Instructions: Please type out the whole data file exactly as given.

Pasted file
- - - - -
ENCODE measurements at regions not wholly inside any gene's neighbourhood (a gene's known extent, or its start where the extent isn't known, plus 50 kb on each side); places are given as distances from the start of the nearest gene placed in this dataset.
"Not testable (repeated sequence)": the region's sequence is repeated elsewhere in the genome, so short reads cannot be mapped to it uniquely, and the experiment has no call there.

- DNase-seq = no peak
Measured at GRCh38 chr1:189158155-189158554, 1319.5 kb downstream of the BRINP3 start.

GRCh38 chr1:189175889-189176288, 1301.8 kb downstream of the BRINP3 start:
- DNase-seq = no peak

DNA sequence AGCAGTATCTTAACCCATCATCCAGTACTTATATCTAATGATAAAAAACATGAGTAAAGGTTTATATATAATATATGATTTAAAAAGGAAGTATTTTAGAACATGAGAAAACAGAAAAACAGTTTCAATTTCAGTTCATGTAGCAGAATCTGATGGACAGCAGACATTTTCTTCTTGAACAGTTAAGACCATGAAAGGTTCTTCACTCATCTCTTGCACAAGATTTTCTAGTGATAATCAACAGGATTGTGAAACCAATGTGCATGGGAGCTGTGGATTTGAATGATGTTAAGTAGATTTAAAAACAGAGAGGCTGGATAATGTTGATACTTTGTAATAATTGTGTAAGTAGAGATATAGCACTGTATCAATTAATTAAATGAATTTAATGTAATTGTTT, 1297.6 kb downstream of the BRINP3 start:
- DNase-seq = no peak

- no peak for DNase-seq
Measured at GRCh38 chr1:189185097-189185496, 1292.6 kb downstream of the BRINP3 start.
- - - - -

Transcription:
ENCODE measurements at regions not wholly inside any gene's neighbourhood (a gene's known extent, or its start where the extent isn't known, plus 50 kb on each side); places are given as distances from the start of the nearest gene placed in this dataset.
"Not testable (repeated sequence)": the region's sequence is repeated elsewhere in the genome, so short reads cannot be mapped to it uniquely, and the experiment has no call there.

- DNase-seq = no peak
Measured at GRCh38 chr1:189158155-189158554, 1319.5 kb downstream of the BRINP3 start.

GRCh38 chr1:189175889-189176288, 1301.8 kb downstream of the BRINP3 start:
- DNase-seq = no peak

DNA sequence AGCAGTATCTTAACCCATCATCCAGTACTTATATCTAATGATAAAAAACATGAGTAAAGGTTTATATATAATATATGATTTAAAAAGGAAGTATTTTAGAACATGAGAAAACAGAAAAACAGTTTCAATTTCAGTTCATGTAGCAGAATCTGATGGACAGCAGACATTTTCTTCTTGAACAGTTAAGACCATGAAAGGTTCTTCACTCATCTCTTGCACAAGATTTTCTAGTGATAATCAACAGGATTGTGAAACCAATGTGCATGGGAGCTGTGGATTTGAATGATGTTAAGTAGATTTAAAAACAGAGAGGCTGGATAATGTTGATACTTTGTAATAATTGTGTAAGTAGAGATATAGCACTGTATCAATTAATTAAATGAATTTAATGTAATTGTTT, 1297.6 kb downstream of the BRINP3 start:
- DNase-seq = no peak

- no peak for DNase-seq
Measured at GRCh38 chr1:189185097-189185496, 1292.6 kb downstream of the BRINP3 start.